Existing international institutions may not be able to step in either. The International Criminal Court (ICC) does not have jurisdiction over Islamic State crimes in Iraq and is unlikely to ever get jurisdiction: A Security Council referral has not been forthcoming, Iraq itself has not consented to ICC jurisdiction, and there is no reason to expect either of those things to change. The UN Assistance Mission in Iraq’s mandate will end by the end of next year. While the IIIM and IRMCT have some relevant subject-matter expertise, evidence storage capacity, and experience working with domestic prosecutors, investing either one with the responsibility for completing UNITAD’s mission would require significant additional staff, resources, and local expertise—and budget. And it is not clear that handing off UNITAD’s mission to any of these institutions would be politically palatable to the key stakeholders, either to the Security Council or the Iraqi government, given that the end of UNITAD’s own mandate came at the Iraqi government’s request.

Despite these limitations, action is urgently needed—even if it is imperfect action. The sad reality is that every day the Security Council fails to define the legal status and future home of UNITAD’s evidence, Iraq does not pass legislation incorporating international crimes, and states and organizations invested in the fight for justice for Islamic State crimes do not plan how they will build Iraqi capacity to prosecute such crimes after UNITAD has closed, it becomes more likely that, in September, key evidence—and vital opportunities for justice—will be lost for good.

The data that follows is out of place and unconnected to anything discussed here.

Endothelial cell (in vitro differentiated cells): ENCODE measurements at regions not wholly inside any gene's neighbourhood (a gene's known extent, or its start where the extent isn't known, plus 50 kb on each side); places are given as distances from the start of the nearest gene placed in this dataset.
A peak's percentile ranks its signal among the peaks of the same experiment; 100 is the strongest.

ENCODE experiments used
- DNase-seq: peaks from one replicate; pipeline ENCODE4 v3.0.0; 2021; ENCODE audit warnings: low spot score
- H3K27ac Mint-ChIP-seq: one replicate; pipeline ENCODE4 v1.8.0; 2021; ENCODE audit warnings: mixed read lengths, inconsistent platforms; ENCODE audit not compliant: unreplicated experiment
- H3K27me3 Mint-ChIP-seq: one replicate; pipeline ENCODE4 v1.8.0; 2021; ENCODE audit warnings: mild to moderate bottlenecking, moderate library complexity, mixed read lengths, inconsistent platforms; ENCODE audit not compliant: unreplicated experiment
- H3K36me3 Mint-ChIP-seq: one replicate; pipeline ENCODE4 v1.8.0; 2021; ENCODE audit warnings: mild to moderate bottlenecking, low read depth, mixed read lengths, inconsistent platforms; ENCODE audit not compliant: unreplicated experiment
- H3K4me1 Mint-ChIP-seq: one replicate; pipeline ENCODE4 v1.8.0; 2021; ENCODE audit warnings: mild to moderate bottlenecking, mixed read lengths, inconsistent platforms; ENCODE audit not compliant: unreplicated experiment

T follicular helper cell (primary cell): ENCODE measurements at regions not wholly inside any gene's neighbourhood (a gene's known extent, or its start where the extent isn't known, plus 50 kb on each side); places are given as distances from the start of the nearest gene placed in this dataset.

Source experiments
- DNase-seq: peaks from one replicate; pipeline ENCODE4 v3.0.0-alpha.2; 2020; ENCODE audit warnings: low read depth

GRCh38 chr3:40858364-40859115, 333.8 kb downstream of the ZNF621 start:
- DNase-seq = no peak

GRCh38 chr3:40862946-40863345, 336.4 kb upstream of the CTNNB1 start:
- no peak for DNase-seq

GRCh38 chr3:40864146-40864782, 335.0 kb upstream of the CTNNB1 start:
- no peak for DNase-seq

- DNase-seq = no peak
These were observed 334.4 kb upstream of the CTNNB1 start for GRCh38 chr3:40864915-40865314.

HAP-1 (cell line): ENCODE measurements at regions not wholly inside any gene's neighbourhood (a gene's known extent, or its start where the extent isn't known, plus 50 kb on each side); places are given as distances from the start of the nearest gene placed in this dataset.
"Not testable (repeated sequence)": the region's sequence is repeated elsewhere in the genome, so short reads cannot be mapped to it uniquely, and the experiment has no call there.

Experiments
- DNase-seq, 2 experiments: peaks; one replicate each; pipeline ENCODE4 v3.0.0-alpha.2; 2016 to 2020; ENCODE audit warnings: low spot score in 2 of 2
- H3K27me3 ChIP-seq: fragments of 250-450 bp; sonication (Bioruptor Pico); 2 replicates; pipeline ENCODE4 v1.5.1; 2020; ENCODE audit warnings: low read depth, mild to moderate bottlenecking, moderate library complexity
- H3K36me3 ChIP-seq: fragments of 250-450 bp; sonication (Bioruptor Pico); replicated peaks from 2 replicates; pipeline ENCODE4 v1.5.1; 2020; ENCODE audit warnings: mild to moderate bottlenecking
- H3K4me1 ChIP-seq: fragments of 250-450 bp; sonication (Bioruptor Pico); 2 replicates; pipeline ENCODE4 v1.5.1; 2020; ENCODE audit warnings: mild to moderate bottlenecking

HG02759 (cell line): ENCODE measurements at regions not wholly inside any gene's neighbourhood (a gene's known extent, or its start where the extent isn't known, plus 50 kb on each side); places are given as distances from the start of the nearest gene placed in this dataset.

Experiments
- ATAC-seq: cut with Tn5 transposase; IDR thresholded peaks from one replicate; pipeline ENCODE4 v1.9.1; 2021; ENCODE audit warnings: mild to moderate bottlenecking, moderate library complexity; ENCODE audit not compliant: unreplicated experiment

The author has advised several organizations that have shared evidence with UNITAD.

Arthur Traldi serves as Senior Consultant at Lexpat Global Services; Senior Fellow at American University's Program on Technology, Law, and Security; Senior Counsel at the Louis D. Brandeis Center for Human Rights Under Law; and adjunct professor at Villanova University Charles Widger School of Law. He previously served as a prosecutor at the International Criminal Tribunal for the former Yugoslavia and in Chambers at the International Criminal Tribunal for Rwanda.